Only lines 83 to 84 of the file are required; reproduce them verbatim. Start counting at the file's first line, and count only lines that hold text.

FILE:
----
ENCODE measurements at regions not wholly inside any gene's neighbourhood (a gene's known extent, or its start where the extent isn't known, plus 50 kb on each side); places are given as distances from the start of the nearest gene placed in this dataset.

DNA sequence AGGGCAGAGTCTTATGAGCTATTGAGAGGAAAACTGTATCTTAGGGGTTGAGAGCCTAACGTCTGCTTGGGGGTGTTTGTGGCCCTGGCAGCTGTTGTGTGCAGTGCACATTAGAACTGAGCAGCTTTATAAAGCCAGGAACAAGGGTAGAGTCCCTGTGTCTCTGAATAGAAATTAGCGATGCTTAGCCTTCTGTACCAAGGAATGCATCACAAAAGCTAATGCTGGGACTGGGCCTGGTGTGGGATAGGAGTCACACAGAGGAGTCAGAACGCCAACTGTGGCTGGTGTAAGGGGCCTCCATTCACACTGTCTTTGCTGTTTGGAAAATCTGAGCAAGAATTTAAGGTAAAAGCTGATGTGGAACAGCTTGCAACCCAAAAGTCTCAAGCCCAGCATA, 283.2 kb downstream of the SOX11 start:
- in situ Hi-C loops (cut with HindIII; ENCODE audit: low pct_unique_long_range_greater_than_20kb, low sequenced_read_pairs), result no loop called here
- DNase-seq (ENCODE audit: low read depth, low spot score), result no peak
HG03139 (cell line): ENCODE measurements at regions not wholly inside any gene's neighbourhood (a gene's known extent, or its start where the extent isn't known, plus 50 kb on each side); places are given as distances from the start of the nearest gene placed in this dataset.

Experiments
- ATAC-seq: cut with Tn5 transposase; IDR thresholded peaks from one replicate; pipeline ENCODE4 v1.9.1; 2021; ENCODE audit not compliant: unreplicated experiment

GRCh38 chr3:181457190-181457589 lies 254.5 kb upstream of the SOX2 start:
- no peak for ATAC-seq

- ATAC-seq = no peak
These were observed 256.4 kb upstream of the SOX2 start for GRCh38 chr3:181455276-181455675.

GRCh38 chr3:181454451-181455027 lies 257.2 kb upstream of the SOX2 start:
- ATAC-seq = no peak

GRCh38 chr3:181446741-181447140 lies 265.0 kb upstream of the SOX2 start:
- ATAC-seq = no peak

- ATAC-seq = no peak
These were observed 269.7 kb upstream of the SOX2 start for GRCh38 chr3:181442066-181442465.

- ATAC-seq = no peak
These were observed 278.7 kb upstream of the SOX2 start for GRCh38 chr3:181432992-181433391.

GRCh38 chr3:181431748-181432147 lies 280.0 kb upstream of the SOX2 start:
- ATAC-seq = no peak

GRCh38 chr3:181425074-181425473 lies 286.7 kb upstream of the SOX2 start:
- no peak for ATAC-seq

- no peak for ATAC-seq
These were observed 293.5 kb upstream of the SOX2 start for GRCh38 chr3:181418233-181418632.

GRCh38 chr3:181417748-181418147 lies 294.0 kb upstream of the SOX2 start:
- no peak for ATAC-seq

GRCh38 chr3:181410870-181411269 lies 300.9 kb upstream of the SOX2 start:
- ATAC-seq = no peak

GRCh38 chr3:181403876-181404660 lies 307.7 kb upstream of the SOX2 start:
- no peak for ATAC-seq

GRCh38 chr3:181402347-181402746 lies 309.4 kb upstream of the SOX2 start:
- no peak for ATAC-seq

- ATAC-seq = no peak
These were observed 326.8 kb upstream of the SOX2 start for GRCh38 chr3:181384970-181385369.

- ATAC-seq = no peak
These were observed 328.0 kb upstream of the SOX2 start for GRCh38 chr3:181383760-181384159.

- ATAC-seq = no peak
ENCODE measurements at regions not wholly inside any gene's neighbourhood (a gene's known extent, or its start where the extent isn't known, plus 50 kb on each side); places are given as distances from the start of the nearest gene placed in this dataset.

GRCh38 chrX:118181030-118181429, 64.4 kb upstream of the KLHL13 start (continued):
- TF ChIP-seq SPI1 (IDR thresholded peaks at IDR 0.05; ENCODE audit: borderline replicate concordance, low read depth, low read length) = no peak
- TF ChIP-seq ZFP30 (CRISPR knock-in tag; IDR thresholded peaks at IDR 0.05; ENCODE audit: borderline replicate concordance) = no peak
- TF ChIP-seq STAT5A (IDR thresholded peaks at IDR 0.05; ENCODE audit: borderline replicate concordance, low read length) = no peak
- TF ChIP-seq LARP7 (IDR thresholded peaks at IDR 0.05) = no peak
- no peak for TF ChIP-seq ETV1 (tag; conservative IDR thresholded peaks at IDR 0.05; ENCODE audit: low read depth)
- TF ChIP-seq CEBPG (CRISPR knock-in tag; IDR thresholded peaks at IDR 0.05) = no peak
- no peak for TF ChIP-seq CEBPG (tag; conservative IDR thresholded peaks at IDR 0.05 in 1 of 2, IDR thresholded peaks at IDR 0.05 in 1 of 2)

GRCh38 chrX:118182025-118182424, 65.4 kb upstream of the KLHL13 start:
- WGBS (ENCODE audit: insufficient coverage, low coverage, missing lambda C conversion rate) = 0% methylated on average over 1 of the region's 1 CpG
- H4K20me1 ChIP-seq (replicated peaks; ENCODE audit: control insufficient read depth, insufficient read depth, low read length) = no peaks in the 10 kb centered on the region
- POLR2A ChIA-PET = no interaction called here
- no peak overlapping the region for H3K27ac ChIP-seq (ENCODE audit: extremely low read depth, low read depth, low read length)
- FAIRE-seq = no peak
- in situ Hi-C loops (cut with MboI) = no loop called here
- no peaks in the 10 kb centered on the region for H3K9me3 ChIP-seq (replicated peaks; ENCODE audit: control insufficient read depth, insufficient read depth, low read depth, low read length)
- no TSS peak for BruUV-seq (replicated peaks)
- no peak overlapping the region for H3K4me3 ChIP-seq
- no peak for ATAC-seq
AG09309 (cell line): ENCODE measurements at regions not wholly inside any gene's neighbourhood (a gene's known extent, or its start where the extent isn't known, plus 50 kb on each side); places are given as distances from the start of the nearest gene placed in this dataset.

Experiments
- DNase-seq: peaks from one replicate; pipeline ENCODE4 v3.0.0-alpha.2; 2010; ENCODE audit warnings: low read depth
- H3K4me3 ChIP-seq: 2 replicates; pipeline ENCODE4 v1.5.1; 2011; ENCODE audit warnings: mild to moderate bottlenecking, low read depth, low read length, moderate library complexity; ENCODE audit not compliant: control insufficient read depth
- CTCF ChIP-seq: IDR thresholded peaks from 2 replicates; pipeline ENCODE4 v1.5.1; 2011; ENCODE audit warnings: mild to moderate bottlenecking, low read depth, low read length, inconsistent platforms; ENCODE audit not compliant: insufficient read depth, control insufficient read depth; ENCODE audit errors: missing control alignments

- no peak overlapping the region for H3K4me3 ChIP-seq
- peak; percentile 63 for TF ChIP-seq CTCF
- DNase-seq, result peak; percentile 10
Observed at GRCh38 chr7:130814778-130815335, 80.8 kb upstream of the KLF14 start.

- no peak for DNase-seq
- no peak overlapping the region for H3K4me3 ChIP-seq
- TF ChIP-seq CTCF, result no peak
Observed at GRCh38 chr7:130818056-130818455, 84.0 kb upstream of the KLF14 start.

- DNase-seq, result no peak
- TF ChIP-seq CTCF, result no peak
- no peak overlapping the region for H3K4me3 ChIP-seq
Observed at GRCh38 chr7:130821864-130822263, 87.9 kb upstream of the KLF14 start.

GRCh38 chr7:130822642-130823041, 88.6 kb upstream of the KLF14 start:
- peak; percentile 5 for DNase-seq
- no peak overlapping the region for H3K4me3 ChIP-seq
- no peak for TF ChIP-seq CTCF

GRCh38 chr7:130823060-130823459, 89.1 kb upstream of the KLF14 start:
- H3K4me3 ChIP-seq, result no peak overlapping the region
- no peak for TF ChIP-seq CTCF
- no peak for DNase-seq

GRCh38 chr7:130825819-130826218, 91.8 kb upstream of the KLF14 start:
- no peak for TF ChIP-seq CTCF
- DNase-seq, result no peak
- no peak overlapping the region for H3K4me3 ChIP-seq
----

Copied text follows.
- no peak for DNase-seq

GRCh38 chr7:130825819-130826218, 91.8 kb upstream of the KLF14 start: